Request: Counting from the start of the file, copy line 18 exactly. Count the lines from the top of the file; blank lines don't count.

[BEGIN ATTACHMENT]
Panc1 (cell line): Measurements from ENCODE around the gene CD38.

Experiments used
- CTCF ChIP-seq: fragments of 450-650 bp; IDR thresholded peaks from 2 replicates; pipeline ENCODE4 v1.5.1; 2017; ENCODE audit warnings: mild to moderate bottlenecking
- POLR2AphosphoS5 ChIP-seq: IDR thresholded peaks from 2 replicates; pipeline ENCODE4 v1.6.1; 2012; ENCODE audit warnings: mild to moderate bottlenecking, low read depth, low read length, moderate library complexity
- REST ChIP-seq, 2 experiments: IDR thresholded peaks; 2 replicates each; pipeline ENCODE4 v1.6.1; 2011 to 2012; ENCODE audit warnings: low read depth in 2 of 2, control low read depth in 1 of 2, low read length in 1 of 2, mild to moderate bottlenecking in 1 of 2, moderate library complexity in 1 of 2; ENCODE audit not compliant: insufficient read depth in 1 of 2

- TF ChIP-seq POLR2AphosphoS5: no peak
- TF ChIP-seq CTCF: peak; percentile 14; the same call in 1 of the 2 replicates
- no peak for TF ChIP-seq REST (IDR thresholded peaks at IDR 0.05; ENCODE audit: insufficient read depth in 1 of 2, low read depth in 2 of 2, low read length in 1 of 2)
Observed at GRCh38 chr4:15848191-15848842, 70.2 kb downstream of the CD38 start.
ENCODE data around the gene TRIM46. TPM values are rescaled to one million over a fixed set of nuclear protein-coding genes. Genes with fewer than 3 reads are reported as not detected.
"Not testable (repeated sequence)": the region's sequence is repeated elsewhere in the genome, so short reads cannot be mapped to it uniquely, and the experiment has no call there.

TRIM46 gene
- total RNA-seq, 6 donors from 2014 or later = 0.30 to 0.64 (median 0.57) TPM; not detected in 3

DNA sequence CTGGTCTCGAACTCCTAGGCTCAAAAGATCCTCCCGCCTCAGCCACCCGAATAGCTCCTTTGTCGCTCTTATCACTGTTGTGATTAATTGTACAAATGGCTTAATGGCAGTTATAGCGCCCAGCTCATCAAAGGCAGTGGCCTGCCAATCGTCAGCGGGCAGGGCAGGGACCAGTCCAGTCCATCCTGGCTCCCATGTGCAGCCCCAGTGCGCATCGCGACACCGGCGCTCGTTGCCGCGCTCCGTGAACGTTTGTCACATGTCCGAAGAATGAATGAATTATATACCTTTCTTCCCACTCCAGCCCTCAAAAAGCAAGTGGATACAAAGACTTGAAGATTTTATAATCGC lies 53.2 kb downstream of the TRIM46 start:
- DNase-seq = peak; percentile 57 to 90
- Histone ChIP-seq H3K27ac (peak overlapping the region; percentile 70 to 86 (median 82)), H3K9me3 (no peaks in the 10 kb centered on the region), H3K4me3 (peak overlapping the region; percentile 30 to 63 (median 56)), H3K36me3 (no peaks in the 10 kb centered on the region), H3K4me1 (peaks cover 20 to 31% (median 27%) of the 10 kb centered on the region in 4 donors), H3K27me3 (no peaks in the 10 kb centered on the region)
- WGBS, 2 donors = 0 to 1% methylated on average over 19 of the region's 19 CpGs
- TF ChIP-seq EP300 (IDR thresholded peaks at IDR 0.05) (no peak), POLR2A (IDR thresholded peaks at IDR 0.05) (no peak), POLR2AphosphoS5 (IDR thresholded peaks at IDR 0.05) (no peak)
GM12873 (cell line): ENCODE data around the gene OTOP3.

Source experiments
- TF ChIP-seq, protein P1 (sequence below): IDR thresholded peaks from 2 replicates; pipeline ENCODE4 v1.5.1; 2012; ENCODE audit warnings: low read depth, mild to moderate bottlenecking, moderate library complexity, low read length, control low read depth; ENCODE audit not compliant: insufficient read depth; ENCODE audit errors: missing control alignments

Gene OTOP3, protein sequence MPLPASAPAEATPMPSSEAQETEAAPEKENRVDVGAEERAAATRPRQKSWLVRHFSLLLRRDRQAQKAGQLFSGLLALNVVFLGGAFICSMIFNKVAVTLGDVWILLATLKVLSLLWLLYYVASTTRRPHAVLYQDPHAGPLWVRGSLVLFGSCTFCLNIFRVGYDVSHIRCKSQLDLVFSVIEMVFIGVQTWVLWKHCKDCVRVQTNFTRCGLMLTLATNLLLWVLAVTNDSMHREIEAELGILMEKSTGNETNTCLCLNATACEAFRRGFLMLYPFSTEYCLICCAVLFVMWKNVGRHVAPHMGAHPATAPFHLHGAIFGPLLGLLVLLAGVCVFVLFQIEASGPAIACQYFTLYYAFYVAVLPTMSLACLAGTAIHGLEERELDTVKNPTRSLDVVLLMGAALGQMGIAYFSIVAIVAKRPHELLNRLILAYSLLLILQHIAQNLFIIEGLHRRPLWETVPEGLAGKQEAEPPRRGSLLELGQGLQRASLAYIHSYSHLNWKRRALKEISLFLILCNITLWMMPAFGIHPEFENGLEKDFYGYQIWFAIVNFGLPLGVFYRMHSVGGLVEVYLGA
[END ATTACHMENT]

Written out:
- TF ChIP-seq EP300 (IDR thresholded peaks at IDR 0.05) (no peak), POLR2A (IDR thresholded peaks at IDR 0.05) (no peak), POLR2AphosphoS5 (IDR thresholded peaks at IDR 0.05) (no peak)